Sunday, October 10, 2010

Stages of adopting open source mind-set

These are stages I observed for years from both people and organizations. I might miss something here, but before you think "this is not me/us" think again. I'll use person's perspective, because it always comes to a person. Be it your friend or some big corporate CTO or architect.

  1. Ignorance: open source doesn't exist. If anyone mentions it, you tell yourself "there are dragons there", "it is not secure", "licensing is viral", "I know this guy that once used open source and got sued" etc. Also you think, you can do better on your own.

  2. Waking up: you are doing this great PNG display library for months now and you have only 20 more known bugs to fix before you can start working on your great SSL implementation then some friend comes by and asks "have you tried libPNG and OpenSSL?". You try them and they seams to work. You start reading licenses.

  3. It's a wonderful world v1.0: The sun shines again. Now you know much about open source licenses. You are using as much open source as you can. In fact it's something like a big well and you can take as much as you like right? You start to understand some of the ideas behind. You also have a strong opinion about how those projects should be managed and what needs to be done next there.

  4. Open your heart: It's a big well but wouldn't it be great if you add something to it? You are looking at your own projects and start thinking - "should I open them?". You decide to try with caution. You open couple of your most unimportant projects. You select them because no one have time for them in hope that "it's a big community, there should be someone willing to add improvements". Now you consider yourself a full grown open source citizen and so is your company.

  5. No love for me: No one wants to work on your open projects. In fact no one cares. You are wondering what's wrong with the community. Looking at other open projects and comparing them to your own, you can see some differences. Maintaining an open source is not an easy task. Getting support from community comes with a price. And if you don't like and care for your projects, others won't too.

  6. It's a wonderful world v2.0: You start opening only your significant projects. Selecting those you are sure many people will find useful. It is important for those projects to have some unique features and/or be clearly better than similar open source projects. They need to be well documented, with clear license and build instructions. Some samples are useful too. Once you have that you will get community support. You understand that open source doesn't necessarily mean nobody gets paid to work on it. It just means it is open for others to look at the code and use it, and they might contribute. Now you can decide should you be the main contributor or just step out and leave it to the world to handle from now on.

Thursday, June 24, 2010

A smart phone dream of mine

I'm in a smart phone world for 2 years now, changing several phones and platforms, but this dream of mine is older. It's not a smart phone dream, it's a personal computing dream. I dream of having my PC with me wherever I go and a smart phone is a way to achieve it. In my dream there are peripheral stations (PS) consisting of bigger display (monitor, beamer ...), input devices (keyboard, mouse, joystick ...) and some power supply. You come to your home, plug your smart phone to your home peripheral station and work with your PC. You go to work plug your smart phone to your workplace's peripheral station, switch to work profile and work with your work PC. The device is one and the same you could switch profiles and even operating systems if this is needed. In my dream there are also public peripheral stations, where you could plug your smart phone/PC to work more comfortably, while recharging it at the same time. Those stations cannot harm your PC in any way as they don't have any storage to store viruses or any personal data. All storage is with you. Network connection can be provided by your mobile operator or by the station, it is your choice. At some point, when wireless connections become fast enough and power supply is taken from the sun or from your body heat and movement (for example), you could connect to the peripheral station without a wire. And of course you could always use the smart phone screen and keyboard to work with, in case there is no (free) peripheral station around.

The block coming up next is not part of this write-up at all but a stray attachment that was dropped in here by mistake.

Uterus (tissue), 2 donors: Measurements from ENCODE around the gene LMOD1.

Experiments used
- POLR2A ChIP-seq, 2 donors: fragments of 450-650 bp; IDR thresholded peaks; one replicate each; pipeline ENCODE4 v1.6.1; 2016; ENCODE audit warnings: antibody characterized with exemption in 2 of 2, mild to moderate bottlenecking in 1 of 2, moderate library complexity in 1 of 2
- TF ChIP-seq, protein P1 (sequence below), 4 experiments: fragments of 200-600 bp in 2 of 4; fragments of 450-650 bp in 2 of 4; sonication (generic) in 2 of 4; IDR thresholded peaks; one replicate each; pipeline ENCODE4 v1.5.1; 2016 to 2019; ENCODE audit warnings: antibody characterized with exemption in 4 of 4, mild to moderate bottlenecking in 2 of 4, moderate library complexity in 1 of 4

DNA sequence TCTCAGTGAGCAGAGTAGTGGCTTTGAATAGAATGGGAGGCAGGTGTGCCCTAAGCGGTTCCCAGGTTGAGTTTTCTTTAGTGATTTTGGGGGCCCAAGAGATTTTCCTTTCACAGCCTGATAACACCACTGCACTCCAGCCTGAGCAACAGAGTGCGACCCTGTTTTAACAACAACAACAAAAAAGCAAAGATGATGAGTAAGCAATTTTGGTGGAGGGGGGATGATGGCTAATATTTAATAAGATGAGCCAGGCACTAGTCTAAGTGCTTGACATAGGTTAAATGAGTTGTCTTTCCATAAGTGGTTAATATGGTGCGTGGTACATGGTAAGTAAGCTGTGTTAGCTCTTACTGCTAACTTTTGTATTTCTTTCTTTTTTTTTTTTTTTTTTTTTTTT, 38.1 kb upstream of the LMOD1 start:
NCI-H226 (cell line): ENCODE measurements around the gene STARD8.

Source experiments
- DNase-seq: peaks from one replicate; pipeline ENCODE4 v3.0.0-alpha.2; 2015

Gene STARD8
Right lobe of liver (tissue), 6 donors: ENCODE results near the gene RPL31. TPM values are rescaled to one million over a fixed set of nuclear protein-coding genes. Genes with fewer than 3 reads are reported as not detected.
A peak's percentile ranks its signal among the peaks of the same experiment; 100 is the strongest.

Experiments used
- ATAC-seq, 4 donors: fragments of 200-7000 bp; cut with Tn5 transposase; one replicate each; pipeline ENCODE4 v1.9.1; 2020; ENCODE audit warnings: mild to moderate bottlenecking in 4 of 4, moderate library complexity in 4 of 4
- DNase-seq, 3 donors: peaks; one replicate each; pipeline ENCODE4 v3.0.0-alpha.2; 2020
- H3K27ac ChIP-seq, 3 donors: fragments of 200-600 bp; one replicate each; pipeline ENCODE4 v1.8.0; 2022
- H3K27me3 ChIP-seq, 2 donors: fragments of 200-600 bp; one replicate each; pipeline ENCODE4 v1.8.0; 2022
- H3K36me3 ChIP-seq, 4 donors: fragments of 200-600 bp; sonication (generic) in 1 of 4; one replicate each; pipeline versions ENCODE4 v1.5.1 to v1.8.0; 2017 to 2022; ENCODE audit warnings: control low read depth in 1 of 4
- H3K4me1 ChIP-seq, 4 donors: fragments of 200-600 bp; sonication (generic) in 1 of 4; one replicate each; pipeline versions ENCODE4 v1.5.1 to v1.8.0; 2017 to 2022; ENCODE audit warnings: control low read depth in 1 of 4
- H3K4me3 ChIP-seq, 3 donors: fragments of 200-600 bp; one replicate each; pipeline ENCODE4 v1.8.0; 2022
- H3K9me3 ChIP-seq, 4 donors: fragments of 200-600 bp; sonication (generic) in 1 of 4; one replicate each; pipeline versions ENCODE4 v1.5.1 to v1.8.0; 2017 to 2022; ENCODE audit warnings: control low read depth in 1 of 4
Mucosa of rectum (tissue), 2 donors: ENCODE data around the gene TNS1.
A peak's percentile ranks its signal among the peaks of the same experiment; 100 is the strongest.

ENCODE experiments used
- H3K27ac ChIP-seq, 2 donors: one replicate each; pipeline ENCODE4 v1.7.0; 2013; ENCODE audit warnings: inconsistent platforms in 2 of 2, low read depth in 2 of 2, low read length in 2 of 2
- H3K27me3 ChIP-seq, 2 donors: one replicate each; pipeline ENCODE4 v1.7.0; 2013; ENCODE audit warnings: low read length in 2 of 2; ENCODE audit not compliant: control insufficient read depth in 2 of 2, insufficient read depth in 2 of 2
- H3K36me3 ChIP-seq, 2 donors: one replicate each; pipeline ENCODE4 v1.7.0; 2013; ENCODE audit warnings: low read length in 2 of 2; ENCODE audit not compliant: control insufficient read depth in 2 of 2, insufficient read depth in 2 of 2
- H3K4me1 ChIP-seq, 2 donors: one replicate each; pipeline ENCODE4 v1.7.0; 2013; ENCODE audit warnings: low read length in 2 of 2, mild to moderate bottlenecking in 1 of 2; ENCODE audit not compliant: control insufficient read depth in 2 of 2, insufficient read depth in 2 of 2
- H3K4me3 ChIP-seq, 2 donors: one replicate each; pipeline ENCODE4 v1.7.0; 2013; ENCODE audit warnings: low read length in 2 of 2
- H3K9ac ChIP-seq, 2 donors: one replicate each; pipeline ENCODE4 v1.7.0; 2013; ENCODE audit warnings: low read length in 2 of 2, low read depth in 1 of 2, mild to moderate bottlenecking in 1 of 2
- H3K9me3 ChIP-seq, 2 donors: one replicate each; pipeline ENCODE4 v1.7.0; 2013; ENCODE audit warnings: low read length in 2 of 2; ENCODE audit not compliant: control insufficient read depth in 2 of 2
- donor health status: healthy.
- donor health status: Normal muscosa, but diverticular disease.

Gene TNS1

The good news is this is coming closer to reality. Here you can find a sample of taking the first steps in this direction.

Wednesday, May 19, 2010

A development learning story...

So here I am - trying to learn programming, surrounded by several of my university colleagues who know more about it than I do. I want to be better and I am getting better. Bit by bit. I start creating simple programs from scratch. No internet yet, no google. I’m searching inside several help systems I can get my hands on and I improve myself day after day. Time passes; I start to skip some of my university classes. Instead, I’m staying at home creating from scratch more and more complex programs. My colleagues are helping me. Sometimes with information, sometimes showing off, making me want to be that good and sometimes with words like “I’ve listened to you for the past 30 minutes and didn’t laugh because I know you don’t know things … but you are not right”. And this makes me want to be better again and again. I’m starting to isolate parts of my code making “libraries” of reusable code. Then get better at making libraries. I know how to make it extendable, how to document it and how to reuse it. Now I’m better than most of my colleagues and equal to the rest of them. They accept me, but I accept no one. No one’s code is good enough to be used. I’m creating everything I need and I’m good at it. I believe I can create something like Windows 3.11 for about 3-6 months all by myself and I believe myself. Slowly I’m starting to realize that things are deeper than they look and I have to start trusting other people’s code in order to create complex programs. I’m also starting to understand that more complex doesn’t make it better and now I’m creating simpler code. Make methods and functions smaller, make code blocks as clear as possible and always strive to keep it simple (but not stupid!). Somewhere in between I’ve started switching programming languages. Going from Pascal to Assembly, mixing it back with Pascal, then C, then C++, a little bit of Delphi, then Java, some Perl and the list goes on. With time I’ve switched programming APIs and concepts too: DOS, Windows, Embed development, POSIX. All of them came with their own charms and specifics. At this time better programming books got published, explaining concepts like design patterns. Too late, I’ve already discovered all these patterns by myself. It was funny someone spent time to collect those obvious ideas and give them odd names. I still believe design patterns book made more harm then it helped. People need to discover those things by themselves or they won’t truly understand them and know where to use them and more important when NOT to use them and why. Then I’m discovering next “library” level – modularity. It is dynamic, it can be switched on and off on the fly, it can be replaced with fixed/newer version without recompiling the rest of the code. After some concept polishing and learning how others do it, I’m starting my own product based on my own modular concept. It is small, it is clean, it is clear. It is a great piece of technology and none of my clients cares about this. Slowly I start realizing, that though modularity is great, it took at least 50% of my development time to plan it, make it that great and support it in the future development. This time doesn’t pay back – really! I also start understanding that I seldom use any piece of my code twice. I’m learning as I go and I almost always know a better way to do it after several months. The way sometimes involves using a new library and sometimes it’s just me knowing more. In either case I get my old code and rip a good part of it creating something new, instead of reusing it.